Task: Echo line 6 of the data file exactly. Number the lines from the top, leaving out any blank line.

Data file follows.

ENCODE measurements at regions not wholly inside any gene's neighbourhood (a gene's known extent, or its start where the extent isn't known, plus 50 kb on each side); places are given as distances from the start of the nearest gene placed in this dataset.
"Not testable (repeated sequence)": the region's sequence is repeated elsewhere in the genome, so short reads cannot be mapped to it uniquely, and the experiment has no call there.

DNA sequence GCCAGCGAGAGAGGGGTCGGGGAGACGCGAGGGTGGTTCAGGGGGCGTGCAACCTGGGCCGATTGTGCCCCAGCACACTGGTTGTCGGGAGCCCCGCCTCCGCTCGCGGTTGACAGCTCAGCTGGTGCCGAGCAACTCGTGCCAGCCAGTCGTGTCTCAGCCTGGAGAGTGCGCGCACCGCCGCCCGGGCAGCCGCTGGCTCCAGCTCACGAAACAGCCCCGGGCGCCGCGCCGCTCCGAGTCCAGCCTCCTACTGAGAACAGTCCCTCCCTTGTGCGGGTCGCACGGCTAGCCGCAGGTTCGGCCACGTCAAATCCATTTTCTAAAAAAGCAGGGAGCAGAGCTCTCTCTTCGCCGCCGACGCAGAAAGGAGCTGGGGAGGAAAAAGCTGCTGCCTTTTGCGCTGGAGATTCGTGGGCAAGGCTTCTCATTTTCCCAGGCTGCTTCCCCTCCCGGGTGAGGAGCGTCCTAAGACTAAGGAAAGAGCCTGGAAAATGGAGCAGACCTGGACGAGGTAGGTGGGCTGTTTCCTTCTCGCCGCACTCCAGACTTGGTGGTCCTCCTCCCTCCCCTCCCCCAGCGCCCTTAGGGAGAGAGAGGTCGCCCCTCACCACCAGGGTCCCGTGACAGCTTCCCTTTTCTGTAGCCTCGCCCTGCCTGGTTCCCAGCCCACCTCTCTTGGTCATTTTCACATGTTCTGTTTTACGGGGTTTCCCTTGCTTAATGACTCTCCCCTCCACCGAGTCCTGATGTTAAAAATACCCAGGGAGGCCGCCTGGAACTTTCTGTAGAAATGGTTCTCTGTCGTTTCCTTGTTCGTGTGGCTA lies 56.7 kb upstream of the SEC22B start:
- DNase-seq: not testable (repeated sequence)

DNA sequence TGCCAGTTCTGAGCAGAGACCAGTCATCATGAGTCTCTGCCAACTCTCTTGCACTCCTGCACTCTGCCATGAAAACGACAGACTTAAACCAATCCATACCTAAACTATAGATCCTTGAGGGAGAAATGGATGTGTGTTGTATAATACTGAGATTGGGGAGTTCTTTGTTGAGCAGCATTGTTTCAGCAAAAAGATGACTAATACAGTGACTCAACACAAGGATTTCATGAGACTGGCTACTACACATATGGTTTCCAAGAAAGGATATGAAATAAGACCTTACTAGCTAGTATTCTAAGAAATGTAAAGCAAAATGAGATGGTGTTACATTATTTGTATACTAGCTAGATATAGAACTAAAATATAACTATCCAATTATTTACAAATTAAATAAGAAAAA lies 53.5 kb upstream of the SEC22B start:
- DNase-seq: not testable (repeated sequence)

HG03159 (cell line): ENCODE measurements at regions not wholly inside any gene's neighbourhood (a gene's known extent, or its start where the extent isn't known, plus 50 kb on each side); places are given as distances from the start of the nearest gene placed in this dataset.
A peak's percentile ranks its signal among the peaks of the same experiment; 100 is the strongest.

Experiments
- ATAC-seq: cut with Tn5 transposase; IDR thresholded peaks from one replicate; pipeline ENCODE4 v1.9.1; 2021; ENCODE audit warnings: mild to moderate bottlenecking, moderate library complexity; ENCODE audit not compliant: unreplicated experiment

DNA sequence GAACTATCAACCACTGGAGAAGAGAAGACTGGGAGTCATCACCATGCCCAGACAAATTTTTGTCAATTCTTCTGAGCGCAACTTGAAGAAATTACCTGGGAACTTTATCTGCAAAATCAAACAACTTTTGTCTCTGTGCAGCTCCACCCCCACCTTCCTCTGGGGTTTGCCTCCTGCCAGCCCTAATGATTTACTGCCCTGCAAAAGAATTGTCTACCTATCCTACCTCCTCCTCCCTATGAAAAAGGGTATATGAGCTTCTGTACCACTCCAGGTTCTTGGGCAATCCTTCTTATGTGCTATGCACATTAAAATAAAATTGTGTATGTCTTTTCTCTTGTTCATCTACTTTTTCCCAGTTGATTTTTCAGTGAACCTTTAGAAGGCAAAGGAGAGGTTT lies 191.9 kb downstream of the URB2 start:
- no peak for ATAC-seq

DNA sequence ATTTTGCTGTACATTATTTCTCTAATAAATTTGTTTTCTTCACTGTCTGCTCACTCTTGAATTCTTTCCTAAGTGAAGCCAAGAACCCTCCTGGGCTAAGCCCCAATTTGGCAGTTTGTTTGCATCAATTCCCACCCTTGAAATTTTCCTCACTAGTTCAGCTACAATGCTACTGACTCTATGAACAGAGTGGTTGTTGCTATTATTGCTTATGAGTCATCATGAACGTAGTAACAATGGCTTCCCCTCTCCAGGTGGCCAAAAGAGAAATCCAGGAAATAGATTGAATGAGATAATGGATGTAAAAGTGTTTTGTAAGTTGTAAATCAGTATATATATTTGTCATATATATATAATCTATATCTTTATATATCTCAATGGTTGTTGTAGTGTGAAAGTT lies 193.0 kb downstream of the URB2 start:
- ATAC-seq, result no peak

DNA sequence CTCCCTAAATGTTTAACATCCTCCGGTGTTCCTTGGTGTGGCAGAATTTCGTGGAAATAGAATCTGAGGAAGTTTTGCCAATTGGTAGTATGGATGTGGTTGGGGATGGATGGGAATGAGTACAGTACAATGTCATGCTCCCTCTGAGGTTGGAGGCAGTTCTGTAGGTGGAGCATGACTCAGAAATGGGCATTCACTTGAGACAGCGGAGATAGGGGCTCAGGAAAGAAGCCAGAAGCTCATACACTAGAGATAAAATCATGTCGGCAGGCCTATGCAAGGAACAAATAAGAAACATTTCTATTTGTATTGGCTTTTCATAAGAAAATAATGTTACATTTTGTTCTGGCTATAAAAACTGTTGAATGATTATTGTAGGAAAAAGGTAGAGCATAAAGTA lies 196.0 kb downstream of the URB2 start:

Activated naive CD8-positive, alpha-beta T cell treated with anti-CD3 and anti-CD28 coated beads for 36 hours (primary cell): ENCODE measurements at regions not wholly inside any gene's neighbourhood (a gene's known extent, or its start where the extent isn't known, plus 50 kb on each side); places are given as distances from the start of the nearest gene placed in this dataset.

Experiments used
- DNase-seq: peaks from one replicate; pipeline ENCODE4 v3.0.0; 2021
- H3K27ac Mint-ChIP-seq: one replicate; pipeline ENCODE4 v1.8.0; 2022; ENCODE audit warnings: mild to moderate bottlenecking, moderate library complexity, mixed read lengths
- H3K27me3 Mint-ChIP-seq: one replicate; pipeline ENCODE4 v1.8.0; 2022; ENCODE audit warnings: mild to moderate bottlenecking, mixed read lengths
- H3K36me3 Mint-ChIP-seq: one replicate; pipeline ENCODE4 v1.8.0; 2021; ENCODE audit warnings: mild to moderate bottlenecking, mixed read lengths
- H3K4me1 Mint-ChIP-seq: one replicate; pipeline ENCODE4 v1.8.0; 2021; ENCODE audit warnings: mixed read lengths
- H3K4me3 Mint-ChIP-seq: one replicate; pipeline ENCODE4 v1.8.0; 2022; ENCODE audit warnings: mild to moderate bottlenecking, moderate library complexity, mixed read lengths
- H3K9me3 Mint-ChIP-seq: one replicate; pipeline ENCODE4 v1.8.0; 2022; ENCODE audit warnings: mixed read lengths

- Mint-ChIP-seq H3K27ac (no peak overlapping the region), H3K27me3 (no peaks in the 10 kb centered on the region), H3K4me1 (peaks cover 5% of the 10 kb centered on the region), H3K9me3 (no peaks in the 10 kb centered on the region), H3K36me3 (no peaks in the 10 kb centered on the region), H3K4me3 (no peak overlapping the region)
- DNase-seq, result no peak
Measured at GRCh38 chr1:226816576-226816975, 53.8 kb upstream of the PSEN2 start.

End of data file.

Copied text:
- DNase-seq: not testable (repeated sequence)